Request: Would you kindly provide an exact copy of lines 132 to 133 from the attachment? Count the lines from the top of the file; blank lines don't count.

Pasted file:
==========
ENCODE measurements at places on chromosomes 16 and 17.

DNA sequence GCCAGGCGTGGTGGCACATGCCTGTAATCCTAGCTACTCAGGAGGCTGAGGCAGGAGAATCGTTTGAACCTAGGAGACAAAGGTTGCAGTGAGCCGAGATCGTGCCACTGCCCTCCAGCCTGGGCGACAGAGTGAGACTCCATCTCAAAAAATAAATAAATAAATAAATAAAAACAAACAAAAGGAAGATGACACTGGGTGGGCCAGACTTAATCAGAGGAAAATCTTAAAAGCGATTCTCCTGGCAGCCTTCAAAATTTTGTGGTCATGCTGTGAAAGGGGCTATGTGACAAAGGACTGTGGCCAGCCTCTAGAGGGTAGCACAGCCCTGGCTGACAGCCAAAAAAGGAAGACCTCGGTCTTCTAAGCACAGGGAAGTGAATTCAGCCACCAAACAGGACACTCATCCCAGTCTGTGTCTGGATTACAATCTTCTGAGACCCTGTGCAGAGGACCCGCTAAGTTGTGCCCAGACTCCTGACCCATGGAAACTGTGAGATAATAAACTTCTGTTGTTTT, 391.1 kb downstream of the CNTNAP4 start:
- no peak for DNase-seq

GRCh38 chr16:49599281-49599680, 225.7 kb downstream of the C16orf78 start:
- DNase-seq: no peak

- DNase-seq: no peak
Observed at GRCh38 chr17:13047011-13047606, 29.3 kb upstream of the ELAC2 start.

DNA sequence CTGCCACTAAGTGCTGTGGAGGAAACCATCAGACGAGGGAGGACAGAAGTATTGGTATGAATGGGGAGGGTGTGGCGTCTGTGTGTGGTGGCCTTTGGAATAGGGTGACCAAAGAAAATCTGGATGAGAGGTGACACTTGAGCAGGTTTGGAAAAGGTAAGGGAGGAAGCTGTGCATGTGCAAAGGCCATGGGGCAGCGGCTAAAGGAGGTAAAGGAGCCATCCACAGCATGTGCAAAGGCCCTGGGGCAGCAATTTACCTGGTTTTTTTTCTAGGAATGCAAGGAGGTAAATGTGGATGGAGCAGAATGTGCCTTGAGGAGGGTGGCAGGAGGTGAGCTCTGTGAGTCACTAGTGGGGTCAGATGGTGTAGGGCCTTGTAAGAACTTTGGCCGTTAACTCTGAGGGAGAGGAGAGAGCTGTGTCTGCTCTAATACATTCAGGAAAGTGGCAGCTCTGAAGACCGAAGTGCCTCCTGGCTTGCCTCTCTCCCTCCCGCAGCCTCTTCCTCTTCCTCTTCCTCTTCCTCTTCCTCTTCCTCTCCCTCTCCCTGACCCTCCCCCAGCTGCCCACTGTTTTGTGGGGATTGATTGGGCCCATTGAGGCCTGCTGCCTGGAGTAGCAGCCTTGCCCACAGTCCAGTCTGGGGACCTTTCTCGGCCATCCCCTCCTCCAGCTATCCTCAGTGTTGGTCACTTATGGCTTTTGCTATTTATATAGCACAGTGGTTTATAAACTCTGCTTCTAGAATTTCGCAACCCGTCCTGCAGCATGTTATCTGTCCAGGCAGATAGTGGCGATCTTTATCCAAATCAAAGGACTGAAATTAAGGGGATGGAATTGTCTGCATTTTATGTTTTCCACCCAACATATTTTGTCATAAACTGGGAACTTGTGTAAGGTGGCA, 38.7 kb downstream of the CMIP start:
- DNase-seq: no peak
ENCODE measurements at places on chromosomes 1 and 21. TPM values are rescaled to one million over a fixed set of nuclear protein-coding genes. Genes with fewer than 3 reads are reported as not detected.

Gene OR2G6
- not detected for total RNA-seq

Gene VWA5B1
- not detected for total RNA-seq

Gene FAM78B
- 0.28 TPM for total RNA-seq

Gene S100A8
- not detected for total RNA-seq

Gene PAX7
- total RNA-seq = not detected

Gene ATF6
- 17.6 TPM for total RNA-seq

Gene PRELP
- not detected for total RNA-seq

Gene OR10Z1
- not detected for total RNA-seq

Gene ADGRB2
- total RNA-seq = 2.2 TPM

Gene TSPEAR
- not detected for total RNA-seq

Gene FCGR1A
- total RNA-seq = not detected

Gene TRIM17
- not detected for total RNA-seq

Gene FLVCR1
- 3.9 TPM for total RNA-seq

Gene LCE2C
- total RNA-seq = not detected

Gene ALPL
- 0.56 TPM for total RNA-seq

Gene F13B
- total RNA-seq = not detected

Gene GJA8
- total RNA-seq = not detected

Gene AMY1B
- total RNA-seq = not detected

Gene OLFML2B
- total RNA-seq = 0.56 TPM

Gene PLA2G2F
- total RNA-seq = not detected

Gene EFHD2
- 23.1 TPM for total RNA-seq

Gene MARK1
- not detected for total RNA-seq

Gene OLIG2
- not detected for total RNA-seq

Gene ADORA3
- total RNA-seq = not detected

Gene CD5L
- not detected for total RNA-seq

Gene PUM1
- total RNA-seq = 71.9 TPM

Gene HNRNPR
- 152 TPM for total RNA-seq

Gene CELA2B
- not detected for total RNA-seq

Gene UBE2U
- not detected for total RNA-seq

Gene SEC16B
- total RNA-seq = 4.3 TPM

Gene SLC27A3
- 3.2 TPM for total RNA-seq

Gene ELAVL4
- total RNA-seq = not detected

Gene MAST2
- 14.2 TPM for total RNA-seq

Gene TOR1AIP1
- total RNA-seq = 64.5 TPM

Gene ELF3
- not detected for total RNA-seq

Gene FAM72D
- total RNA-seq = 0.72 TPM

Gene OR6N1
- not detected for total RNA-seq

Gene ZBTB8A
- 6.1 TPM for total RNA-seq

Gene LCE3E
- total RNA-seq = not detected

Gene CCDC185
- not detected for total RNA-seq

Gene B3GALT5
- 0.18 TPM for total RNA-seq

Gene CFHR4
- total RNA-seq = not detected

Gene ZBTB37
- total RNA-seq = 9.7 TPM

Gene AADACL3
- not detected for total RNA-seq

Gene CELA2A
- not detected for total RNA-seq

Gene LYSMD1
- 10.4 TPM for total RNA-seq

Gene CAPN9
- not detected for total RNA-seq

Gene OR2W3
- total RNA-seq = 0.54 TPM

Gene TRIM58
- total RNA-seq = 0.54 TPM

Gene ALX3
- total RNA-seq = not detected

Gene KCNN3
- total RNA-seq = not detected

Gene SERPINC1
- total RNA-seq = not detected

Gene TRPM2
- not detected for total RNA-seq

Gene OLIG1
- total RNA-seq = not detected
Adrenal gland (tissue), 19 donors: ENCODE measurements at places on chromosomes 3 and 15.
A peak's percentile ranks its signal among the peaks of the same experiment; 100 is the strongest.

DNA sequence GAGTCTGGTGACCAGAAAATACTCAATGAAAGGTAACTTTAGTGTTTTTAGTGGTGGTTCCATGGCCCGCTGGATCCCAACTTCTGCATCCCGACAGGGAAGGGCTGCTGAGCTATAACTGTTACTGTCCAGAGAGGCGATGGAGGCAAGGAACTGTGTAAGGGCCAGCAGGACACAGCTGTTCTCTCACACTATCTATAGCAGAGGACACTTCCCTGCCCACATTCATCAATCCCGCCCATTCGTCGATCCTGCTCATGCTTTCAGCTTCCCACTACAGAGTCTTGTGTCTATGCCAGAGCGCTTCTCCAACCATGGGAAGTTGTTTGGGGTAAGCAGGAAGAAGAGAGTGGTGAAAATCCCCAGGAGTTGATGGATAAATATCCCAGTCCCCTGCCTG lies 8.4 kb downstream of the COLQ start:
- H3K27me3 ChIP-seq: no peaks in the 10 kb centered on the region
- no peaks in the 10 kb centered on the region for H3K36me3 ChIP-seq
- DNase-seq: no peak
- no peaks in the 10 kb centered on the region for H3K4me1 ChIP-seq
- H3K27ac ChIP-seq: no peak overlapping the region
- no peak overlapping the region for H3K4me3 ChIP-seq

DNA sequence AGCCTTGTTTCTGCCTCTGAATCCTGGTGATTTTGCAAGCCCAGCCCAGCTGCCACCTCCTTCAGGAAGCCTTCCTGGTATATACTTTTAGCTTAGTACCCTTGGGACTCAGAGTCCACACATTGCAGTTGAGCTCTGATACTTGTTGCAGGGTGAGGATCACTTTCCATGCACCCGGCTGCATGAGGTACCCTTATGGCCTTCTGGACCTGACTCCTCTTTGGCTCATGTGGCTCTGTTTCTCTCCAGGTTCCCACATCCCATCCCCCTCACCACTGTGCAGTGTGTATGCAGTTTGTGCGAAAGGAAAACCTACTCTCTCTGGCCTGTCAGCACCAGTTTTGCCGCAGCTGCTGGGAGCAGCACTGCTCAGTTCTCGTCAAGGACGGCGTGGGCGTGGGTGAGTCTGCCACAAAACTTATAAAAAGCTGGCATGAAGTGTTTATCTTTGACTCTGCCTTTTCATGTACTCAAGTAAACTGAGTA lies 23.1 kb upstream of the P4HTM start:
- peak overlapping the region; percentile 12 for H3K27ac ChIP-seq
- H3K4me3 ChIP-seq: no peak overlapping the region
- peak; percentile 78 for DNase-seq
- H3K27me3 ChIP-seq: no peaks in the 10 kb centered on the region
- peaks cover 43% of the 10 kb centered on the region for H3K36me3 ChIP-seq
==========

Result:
- H3K27me3 ChIP-seq: no peaks in the 10 kb centered on the region
- peaks cover 43% of the 10 kb centered on the region for H3K36me3 ChIP-seq